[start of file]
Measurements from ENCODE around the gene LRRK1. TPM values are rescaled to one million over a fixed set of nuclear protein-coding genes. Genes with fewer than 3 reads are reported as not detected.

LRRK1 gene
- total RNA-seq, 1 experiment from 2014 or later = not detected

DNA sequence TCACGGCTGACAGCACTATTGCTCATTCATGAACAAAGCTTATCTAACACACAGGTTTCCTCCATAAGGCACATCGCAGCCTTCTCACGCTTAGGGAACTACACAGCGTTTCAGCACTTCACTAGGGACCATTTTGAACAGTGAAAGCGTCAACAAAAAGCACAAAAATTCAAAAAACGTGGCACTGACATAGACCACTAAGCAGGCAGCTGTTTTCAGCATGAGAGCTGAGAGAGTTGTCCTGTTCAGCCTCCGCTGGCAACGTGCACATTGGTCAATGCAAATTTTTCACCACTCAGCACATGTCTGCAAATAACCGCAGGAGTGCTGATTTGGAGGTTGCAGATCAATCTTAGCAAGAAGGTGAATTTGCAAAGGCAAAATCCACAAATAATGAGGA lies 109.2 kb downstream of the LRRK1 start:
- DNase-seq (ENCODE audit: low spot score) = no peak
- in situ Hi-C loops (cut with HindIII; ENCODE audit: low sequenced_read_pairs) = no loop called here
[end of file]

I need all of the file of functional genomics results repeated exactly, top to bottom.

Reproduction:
Measurements from ENCODE around the gene LRRK1. TPM values are rescaled to one million over a fixed set of nuclear protein-coding genes. Genes with fewer than 3 reads are reported as not detected.

LRRK1 gene
- total RNA-seq, 1 experiment from 2014 or later = not detected

DNA sequence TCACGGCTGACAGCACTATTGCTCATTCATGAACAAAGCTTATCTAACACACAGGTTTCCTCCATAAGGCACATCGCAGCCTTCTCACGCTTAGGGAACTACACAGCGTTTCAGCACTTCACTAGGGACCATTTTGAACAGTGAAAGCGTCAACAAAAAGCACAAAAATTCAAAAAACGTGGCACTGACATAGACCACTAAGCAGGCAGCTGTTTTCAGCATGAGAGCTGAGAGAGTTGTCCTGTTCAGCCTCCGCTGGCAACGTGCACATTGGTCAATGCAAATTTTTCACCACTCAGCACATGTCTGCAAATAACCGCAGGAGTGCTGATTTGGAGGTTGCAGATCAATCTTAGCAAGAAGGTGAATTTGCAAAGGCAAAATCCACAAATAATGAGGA lies 109.2 kb downstream of the LRRK1 start:
- DNase-seq (ENCODE audit: low spot score) = no peak
- in situ Hi-C loops (cut with HindIII; ENCODE audit: low sequenced_read_pairs) = no loop called here